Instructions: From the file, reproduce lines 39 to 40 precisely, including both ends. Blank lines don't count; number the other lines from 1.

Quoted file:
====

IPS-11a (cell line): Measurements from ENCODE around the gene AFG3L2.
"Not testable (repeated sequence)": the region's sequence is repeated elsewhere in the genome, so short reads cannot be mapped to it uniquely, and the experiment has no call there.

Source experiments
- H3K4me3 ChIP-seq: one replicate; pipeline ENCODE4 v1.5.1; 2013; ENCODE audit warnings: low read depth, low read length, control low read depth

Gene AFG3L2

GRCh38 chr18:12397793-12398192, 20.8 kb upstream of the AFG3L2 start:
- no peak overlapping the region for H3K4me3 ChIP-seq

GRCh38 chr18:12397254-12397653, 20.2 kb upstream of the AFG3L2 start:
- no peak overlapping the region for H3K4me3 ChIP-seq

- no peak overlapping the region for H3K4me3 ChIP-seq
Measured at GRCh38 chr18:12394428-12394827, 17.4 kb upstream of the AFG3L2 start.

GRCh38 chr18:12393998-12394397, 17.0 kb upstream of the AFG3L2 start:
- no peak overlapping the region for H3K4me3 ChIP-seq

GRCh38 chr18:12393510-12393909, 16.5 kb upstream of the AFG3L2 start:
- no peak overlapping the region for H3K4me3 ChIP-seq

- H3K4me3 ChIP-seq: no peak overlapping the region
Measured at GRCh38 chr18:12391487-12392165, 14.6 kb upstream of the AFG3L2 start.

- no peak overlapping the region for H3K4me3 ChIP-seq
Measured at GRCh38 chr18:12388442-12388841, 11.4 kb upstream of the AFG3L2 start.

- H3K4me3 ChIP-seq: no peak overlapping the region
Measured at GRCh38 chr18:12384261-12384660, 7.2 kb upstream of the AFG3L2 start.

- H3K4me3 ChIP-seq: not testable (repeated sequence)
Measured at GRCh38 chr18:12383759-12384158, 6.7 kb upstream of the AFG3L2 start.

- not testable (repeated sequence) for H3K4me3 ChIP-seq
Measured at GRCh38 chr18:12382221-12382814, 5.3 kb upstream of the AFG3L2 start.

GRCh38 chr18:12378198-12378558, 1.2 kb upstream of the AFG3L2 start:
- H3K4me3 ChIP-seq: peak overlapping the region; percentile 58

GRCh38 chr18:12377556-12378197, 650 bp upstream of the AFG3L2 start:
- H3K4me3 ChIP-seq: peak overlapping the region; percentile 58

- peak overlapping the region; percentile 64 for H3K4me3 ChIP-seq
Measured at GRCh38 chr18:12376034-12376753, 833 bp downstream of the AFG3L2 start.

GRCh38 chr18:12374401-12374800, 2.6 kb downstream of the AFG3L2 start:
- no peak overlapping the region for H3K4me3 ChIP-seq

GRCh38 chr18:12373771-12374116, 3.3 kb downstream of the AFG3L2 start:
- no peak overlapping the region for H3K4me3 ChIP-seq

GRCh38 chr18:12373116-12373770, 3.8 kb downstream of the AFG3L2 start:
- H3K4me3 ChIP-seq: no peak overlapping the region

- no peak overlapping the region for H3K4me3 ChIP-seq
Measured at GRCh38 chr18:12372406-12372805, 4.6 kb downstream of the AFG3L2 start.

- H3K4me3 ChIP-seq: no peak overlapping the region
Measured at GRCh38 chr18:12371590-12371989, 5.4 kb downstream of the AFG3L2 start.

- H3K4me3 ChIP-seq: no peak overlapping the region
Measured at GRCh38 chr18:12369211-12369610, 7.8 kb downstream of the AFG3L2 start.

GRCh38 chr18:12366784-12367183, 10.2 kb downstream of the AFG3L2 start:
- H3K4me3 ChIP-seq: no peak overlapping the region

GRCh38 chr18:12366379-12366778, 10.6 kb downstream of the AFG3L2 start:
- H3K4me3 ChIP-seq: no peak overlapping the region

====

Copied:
Measured at GRCh38 chr18:12372406-12372805, 4.6 kb downstream of the AFG3L2 start.

- H3K4me3 ChIP-seq: no peak overlapping the region